message 14: by Lin (new)

Lin | 75 comments Mod
Krystal: you make good points. I think there's an understanding among the professional editors that it's a tough job for which many have undergone extensive training and gained experience, and it's hard to see people coming in and thinking they can do the same job for far cheaper. The training I've done has covered the publishing business as a whole, not just the spelling/grammar bit, and the more editing I do the more I continue to learn.
To have people with no experience claiming to do the same job for less money can be disheartening, as I'm sure you understand, and there's the concern that the price charged is impractical considering the amount of time the job should actually take.
Having said that, yes I do believe there's a place for those starting out to gain experience, as long as they are honest about the fact they are doing so. But please make sure you fully understand what an editor is expected to do, and make sure you are not only confident but accurate in your own abilities (it's frighteningly easy to overestimate how well you can do). And best of luck!


message 15: by Longhare (new)

Longhare Content | 43 comments Krystal wrote: "I see so many articles and discussions by "professionals" commenting on how editors who charge very little are terrible at it..."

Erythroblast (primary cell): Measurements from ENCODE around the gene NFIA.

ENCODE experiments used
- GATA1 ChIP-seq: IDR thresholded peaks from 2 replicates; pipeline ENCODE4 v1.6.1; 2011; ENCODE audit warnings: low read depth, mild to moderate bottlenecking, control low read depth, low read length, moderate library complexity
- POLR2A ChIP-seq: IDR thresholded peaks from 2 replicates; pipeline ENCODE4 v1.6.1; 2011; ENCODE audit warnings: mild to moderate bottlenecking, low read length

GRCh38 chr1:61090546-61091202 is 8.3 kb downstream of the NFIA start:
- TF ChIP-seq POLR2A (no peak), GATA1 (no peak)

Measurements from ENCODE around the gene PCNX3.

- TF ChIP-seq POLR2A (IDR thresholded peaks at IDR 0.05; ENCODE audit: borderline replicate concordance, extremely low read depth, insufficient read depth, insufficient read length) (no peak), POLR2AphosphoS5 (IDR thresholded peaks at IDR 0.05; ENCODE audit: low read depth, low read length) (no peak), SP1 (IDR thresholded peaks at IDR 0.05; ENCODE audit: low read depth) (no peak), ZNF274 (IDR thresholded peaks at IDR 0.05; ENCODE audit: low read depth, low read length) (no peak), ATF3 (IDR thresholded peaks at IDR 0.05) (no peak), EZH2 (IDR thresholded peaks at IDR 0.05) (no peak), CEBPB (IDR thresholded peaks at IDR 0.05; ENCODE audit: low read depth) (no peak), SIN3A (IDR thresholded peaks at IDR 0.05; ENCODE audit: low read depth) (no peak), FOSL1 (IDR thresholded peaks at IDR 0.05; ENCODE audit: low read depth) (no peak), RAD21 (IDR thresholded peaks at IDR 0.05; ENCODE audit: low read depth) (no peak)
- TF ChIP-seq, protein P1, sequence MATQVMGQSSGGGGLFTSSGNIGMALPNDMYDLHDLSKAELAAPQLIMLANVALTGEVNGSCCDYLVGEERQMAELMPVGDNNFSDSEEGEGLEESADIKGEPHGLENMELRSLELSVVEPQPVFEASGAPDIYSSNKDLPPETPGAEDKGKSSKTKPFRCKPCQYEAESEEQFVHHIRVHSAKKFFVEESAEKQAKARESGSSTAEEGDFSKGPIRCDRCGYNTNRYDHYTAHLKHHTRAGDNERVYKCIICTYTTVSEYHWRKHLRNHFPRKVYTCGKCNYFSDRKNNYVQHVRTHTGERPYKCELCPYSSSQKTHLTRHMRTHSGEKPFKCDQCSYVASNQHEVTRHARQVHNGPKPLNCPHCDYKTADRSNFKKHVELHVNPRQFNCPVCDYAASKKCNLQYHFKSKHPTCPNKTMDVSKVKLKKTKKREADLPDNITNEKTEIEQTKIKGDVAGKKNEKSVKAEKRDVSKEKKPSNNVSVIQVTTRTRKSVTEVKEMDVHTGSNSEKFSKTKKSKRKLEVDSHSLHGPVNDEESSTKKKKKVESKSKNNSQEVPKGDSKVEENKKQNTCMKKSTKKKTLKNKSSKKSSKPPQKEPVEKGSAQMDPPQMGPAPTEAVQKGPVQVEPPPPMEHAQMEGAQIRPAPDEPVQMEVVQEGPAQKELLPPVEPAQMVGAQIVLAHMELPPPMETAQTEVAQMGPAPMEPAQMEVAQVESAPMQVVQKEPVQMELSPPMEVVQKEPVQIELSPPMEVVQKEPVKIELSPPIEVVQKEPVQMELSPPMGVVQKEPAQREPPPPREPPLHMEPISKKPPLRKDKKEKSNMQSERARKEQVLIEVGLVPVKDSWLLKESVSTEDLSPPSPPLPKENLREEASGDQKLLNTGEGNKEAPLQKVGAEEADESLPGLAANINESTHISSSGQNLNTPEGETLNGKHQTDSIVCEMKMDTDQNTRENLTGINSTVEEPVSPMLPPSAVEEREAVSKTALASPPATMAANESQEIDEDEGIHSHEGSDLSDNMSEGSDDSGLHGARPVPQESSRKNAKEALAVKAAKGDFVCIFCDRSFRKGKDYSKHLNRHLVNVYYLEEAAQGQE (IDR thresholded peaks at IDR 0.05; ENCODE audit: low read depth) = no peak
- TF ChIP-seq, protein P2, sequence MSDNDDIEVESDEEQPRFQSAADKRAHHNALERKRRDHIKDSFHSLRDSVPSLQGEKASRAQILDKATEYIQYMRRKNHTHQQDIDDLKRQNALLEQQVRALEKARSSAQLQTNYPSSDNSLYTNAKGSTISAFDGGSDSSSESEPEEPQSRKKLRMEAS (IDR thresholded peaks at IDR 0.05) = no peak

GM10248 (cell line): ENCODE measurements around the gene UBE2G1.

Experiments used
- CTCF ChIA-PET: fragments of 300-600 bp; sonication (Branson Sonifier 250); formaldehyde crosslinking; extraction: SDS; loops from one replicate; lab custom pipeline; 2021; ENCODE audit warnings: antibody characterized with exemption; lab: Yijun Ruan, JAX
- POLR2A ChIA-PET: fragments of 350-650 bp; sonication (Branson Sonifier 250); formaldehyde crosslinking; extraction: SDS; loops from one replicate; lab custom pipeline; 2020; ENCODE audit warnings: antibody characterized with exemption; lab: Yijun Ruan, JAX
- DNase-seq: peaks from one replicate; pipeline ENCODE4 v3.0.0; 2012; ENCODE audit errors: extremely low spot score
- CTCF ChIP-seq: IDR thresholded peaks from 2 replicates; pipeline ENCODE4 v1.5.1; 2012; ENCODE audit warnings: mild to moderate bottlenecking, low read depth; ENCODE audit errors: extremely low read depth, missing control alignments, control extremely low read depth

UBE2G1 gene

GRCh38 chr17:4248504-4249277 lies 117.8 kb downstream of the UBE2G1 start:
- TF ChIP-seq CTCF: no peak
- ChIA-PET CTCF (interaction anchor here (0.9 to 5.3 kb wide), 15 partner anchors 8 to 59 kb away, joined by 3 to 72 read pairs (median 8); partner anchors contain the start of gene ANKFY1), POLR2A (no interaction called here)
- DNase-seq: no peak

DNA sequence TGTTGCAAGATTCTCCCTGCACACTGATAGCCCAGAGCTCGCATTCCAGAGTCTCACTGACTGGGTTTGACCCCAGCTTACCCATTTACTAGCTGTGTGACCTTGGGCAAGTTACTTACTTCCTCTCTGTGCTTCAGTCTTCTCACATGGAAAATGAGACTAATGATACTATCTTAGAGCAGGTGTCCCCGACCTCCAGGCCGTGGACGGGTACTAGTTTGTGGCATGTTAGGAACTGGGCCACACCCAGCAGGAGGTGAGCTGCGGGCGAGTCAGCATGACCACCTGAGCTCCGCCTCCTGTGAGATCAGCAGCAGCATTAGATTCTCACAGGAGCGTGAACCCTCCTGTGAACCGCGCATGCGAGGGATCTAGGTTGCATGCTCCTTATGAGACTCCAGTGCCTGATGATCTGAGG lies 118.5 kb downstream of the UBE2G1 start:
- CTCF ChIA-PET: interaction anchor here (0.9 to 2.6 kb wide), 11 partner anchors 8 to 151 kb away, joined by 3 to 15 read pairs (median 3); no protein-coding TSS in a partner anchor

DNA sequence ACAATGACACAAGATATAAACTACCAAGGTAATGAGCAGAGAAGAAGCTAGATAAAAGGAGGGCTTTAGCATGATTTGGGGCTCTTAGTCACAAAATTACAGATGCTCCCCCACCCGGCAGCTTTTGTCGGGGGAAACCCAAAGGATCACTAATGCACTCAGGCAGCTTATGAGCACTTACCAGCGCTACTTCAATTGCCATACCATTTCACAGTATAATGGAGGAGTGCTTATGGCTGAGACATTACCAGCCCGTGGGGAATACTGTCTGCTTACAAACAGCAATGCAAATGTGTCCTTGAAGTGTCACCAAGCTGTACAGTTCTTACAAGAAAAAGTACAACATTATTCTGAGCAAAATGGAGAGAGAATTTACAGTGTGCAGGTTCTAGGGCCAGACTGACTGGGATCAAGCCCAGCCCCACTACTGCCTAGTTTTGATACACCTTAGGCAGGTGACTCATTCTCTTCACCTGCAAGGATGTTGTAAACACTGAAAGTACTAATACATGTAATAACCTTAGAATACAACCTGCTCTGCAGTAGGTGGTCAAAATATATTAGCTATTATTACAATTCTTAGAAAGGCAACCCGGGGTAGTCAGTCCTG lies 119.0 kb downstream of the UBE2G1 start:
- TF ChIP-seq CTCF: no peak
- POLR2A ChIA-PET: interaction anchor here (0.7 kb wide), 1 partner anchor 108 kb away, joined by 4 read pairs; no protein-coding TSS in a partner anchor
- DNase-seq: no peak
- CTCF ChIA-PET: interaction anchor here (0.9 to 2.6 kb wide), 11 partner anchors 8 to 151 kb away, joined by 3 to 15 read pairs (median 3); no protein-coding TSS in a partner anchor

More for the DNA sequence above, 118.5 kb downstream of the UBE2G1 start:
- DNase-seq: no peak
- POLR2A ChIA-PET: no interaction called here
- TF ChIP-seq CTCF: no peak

This is a new thing for editors, who used to be employees rather than freelancers, but it has always been an issue for mechanics, repairmen, horse shoers--anybody who has to learn their profession from the ground up and gain experience by practicing on real people's stuff. In these fields, there are classes, apprenticeships, guilds--people who teach newbies the trade and give them some idea what to do and what to charge. A lucky editor in training works in-house with a grouchy senior editor bringing them up and chewing newbie butt when something isn't done right. It is humbling. Getting good takes a long time, and there is a safety net for catching your errors. These opportunities have always been scarce; at the moment, they are practically non-existent.

For editors who are used to being paid a modest but comfortable living for their work, it is both alarming and frustrating competing in the same marketplace against people don't charge a living wage for apparently the same job.

I think there is a place for anyone who does a competent job for a reasonable charge. If you spend 16 hours cleaning up spelling, punctuation, grammar, you deserve more than $100--which is far below minimum wage. If you can do the job well enough to charge for it, charge the market rate (there's a chart on the efa.org website). There are plenty of nitpicky beta readers willing to read for free--if you are offering more than a beta read, ask to be appropriately compensated for it.

The sticky part: Is it cost-effective for a self-publishing author to shell out $500 for a proofread? For many authors, this is the most they can budget for an editorial pass. They usually need much more than a proofread. If you can gain additional skills and provide something above and beyond spelling, grammar, punctuation without adding hours, it will add value to your service and make you a better candidate.